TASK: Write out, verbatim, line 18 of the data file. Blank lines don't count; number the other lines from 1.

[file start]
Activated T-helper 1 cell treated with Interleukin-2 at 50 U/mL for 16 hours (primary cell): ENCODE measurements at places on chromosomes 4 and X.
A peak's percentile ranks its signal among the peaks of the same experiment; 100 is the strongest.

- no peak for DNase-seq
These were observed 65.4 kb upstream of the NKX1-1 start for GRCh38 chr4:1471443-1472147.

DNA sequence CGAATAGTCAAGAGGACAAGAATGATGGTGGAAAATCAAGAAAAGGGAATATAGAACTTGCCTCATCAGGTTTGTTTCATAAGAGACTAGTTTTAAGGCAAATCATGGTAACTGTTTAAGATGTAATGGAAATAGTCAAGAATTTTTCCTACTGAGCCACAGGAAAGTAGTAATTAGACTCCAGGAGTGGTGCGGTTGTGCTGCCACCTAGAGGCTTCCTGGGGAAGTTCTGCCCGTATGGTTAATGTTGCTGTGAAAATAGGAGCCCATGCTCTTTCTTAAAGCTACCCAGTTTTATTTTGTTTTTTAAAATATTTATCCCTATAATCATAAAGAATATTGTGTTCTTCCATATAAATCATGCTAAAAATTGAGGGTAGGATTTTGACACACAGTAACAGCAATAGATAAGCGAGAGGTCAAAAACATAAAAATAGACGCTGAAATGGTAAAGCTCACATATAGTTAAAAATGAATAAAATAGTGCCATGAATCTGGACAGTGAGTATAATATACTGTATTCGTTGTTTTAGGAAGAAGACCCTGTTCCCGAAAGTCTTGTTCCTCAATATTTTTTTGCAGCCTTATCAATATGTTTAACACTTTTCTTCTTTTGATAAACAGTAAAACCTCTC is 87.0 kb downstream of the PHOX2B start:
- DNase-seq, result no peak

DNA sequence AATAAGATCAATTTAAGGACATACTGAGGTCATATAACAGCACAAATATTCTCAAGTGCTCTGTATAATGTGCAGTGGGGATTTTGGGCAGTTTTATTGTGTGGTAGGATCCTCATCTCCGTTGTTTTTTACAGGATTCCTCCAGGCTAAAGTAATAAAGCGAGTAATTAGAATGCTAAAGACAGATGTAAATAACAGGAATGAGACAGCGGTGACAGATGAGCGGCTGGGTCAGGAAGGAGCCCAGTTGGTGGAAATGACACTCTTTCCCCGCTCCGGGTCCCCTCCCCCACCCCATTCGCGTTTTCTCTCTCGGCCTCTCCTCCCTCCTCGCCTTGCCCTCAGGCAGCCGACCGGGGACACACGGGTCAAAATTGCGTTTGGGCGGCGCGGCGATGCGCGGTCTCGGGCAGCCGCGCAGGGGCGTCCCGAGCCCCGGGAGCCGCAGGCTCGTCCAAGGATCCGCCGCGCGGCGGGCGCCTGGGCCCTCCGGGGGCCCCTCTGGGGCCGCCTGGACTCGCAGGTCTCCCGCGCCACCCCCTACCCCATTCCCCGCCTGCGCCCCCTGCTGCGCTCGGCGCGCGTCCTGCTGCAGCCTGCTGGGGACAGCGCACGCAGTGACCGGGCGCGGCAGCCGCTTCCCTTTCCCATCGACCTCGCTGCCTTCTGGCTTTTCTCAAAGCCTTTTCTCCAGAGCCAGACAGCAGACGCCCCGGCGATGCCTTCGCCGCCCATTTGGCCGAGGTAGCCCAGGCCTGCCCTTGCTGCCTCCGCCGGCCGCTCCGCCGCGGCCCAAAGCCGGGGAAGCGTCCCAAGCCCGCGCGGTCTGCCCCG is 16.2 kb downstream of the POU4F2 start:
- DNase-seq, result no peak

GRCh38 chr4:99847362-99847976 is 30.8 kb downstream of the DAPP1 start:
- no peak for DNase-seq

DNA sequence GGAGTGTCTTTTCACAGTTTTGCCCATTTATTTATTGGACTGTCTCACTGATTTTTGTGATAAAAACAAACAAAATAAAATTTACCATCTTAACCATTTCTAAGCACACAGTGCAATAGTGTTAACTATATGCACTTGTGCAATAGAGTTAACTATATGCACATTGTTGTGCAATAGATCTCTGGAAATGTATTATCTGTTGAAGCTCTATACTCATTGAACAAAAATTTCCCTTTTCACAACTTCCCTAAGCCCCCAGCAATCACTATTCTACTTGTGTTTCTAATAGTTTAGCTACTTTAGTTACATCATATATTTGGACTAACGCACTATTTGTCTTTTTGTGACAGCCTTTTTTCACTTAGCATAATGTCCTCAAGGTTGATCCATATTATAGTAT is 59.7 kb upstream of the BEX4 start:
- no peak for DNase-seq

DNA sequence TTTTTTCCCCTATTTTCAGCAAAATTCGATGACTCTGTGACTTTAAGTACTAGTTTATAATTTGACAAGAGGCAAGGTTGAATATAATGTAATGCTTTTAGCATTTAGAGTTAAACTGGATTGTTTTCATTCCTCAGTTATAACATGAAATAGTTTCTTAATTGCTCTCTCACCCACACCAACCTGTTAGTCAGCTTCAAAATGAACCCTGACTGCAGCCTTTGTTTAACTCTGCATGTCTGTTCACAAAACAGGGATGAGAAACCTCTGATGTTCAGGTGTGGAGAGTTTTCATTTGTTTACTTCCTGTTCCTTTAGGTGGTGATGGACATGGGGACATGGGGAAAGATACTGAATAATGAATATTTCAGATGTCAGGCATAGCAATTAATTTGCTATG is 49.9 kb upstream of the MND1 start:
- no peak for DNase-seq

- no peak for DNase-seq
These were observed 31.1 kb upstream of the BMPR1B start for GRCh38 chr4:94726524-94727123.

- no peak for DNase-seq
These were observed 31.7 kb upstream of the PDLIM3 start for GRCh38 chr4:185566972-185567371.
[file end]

These were observed 31.7 kb upstream of the PDLIM3 start for GRCh38 chr4:185566972-185567371.